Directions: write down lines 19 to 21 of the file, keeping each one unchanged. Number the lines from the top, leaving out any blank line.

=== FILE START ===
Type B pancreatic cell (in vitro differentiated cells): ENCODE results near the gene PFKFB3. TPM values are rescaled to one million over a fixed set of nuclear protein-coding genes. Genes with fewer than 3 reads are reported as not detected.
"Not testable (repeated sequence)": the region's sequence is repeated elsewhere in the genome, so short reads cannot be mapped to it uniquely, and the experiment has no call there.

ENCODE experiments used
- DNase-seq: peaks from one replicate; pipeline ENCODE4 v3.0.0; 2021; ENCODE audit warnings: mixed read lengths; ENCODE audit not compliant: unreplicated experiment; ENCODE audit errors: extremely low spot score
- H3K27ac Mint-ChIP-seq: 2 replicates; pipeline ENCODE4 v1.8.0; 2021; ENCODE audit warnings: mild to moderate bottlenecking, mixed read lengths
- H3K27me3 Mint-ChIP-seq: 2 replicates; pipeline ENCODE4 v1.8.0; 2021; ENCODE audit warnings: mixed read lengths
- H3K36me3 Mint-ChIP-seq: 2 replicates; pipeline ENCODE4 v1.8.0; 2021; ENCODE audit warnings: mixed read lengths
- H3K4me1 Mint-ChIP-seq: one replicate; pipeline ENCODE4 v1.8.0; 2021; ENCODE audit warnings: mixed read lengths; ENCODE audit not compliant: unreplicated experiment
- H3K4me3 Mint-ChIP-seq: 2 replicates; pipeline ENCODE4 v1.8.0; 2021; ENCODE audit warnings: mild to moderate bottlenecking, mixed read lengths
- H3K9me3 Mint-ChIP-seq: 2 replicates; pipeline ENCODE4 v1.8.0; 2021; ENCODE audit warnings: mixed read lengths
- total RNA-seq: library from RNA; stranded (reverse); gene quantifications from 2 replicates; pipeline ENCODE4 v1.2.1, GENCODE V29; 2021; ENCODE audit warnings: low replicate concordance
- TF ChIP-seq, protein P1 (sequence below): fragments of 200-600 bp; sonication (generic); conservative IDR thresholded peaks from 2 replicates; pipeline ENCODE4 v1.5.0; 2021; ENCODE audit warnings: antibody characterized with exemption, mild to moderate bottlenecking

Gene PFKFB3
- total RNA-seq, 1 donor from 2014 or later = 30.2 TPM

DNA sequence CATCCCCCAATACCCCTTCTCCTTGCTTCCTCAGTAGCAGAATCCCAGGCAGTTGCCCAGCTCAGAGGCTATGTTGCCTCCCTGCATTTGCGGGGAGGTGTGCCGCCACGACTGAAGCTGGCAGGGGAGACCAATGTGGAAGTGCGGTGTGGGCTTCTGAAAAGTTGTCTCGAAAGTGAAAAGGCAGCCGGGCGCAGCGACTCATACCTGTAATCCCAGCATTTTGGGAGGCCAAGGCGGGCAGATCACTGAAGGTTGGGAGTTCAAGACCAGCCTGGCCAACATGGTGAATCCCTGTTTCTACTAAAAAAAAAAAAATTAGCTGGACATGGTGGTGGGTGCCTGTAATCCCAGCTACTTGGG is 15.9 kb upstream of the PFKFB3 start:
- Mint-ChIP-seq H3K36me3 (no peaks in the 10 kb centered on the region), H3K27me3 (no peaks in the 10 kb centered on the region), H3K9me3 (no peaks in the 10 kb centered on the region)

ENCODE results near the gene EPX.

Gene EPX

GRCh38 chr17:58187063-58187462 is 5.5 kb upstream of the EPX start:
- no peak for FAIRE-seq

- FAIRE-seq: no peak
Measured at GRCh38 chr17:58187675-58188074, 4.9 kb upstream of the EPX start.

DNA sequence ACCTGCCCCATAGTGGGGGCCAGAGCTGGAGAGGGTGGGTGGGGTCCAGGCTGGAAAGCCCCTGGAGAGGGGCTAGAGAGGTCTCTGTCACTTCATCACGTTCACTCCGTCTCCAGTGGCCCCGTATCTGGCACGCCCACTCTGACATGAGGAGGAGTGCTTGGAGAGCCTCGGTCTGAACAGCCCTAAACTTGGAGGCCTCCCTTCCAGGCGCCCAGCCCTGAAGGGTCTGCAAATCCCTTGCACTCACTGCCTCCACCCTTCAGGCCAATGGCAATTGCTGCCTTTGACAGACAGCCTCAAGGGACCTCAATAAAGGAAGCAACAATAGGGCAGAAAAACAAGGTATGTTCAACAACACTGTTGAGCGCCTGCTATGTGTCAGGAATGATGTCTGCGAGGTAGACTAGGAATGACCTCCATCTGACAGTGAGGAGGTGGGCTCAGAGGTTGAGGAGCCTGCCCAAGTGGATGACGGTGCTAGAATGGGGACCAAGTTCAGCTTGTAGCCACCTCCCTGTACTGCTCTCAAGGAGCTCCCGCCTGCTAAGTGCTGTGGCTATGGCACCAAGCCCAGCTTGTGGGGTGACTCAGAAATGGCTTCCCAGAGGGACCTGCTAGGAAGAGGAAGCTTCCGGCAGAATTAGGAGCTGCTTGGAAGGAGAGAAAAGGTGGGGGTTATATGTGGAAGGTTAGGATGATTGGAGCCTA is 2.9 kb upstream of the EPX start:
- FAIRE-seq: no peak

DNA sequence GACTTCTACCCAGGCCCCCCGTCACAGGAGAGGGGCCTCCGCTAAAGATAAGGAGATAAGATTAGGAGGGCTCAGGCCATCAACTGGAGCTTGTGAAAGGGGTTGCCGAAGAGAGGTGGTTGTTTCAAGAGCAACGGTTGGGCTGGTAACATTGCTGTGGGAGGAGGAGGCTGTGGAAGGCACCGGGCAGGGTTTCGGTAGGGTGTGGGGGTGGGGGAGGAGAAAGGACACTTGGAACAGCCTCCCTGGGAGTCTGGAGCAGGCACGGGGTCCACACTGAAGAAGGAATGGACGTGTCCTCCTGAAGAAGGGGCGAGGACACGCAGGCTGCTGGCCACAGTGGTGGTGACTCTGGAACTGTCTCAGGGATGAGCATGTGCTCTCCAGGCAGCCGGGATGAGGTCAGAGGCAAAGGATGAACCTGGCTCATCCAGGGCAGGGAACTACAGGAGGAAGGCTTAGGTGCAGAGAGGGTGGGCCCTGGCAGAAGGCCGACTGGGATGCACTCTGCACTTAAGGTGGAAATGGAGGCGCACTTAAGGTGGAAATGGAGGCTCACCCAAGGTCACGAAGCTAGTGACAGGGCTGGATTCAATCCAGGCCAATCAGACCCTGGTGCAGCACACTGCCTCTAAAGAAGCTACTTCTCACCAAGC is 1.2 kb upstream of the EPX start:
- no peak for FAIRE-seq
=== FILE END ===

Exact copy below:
GRCh38 chr17:58187063-58187462 is 5.5 kb upstream of the EPX start:
- no peak for FAIRE-seq

- FAIRE-seq: no peak